A systematic audit of economic evidence linking nosocomial infections and infection control interventions: 1990-2000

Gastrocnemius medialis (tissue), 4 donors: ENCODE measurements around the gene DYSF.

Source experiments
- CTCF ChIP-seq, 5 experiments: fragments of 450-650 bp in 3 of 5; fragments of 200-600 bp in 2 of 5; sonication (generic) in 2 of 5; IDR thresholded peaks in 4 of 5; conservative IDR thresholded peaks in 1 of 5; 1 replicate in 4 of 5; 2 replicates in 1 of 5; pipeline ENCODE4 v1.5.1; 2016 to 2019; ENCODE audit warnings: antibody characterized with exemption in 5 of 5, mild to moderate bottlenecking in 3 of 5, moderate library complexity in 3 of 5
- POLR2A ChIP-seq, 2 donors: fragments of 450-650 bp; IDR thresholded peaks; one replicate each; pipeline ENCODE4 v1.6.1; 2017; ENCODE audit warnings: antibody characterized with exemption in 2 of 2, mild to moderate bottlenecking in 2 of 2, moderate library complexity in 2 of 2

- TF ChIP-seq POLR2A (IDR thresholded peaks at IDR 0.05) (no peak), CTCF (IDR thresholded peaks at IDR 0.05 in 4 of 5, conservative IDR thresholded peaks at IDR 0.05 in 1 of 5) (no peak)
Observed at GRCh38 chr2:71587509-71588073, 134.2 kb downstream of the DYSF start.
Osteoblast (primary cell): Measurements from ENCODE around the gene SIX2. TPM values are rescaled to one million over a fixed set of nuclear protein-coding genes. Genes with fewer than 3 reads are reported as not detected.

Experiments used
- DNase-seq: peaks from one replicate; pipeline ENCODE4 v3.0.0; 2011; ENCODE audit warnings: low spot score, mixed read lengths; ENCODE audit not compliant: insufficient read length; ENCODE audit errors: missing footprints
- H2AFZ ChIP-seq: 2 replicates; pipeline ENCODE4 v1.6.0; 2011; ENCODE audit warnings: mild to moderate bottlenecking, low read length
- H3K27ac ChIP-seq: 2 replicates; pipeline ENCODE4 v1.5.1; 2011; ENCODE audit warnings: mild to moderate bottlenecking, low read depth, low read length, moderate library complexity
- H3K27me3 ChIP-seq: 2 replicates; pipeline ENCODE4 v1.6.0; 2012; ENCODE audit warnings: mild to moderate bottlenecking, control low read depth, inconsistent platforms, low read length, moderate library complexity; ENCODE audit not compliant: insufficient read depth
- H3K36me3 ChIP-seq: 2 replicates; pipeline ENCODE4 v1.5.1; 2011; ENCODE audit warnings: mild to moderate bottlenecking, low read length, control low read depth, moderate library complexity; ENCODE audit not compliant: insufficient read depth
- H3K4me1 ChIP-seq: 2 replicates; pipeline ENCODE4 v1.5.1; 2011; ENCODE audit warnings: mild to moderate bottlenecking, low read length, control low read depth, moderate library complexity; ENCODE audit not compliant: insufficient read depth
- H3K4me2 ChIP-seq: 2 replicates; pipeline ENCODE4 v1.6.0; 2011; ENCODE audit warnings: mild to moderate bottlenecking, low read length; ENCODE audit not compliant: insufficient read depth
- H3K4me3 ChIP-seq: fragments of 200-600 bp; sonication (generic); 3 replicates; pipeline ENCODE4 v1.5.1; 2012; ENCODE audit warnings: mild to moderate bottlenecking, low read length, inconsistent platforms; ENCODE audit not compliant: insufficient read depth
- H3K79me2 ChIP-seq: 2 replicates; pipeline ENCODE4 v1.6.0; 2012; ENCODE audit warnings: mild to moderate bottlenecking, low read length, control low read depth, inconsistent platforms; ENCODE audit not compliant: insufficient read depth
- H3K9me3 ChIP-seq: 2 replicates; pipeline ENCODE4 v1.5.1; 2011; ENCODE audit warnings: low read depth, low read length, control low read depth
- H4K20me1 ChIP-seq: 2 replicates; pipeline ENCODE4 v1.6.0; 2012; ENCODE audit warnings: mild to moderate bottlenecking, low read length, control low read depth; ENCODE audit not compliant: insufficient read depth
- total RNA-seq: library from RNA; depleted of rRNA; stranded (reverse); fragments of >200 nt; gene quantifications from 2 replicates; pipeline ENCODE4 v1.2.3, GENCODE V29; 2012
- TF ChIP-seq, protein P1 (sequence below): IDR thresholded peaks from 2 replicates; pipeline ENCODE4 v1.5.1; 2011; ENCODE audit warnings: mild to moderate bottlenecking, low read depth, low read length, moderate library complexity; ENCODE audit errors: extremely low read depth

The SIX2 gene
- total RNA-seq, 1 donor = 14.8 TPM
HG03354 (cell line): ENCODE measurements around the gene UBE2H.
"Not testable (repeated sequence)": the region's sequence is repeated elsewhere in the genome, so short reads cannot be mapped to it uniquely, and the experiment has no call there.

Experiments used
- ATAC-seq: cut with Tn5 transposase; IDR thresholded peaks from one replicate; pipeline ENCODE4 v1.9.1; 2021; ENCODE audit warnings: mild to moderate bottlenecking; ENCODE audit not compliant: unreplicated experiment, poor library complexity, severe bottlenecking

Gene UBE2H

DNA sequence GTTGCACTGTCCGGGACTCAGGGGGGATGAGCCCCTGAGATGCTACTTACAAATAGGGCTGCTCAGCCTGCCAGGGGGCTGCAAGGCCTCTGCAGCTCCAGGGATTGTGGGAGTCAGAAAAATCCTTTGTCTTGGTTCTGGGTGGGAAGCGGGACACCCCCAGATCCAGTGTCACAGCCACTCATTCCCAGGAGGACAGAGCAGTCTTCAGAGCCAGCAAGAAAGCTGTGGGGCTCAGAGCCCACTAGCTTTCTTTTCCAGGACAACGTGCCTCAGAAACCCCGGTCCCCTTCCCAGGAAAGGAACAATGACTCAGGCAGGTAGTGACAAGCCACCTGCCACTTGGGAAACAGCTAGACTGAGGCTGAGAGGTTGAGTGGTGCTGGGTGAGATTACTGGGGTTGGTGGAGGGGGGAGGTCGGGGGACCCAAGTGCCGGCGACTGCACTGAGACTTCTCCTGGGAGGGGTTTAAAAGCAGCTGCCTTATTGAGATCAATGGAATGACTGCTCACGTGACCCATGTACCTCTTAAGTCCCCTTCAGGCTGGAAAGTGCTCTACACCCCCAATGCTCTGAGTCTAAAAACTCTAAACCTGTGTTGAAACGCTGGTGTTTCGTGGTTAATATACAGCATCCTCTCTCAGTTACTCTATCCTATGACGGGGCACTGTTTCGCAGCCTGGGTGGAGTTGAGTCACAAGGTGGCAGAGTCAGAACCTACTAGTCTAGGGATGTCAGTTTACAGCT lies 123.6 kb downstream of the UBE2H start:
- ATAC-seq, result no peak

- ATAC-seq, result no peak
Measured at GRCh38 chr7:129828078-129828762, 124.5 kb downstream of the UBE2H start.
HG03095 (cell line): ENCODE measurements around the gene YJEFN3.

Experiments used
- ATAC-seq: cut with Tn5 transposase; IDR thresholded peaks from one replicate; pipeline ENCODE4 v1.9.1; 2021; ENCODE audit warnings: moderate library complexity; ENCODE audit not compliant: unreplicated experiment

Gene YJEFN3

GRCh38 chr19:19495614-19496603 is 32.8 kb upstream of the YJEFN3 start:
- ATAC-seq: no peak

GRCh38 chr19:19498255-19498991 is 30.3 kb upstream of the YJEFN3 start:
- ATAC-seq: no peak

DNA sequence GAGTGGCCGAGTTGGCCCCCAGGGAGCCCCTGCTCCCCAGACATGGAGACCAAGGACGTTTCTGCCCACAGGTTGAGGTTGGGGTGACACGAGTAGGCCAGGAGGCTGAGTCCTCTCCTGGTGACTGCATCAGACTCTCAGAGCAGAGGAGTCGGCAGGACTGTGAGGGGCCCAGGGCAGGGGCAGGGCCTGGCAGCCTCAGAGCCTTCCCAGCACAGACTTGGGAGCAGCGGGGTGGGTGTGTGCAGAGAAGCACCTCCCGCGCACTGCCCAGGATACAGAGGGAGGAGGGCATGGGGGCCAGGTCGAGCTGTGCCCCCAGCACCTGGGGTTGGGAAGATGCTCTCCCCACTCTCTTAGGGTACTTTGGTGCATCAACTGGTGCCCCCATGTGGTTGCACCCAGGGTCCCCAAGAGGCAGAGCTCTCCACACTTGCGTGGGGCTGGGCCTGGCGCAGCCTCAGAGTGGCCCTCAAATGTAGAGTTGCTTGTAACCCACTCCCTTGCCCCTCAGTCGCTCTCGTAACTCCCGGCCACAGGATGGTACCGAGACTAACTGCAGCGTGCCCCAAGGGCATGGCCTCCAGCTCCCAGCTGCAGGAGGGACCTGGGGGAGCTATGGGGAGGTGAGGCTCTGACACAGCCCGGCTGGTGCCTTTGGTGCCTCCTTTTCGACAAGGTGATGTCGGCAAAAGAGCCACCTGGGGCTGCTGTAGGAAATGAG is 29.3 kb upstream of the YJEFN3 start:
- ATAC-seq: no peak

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BackgroundNosocomial infections (NIs) are a serious patient safety issue. Infection control personnel are responsible for implementing interventions to reduce this risk. The purpose of this systematic review was to audit the published economic evidence of the attributable cost of NIs and interventions conducted by infection control professionals and to evaluate the methods used. Economic evaluation methodology and recommendations for standardization are reviewed.MethodsA search of MEDLINE and HealthSTAR with medical subject headings or text words “nosocomial infections,” “infection control,” or “hospital acquired infections” cross-referenced with “costs,” “cost analysis,” “economics,” or “cost-effectiveness analysis” was conducted. Published review articles were also searched. Inclusion criteria included articles published between 1990 and 2000 that contained an abstract and original cost estimate and were written in English. Results were standardized into a common currency.ResultsFifty-five studies were eligible. Approximately one quarter examined NIs in intensive care patients (n = 13). Most studies were conducted from the hospital perspective (n = 48). The costs attributable to bloodstream (mean = $38,703) and methicillin-resistant Staphylococcus aureus infections (mean = $35,367) were the largest.ConclusionsIncreased standardization and rigor are needed. Clinicians should partner with economists and policy analysts to expand and improve the economic evidence available to reduce hospital complications such as NI and other adverse patient/staff outcomes. (Am J Infect Control 2002;30:145-52.)

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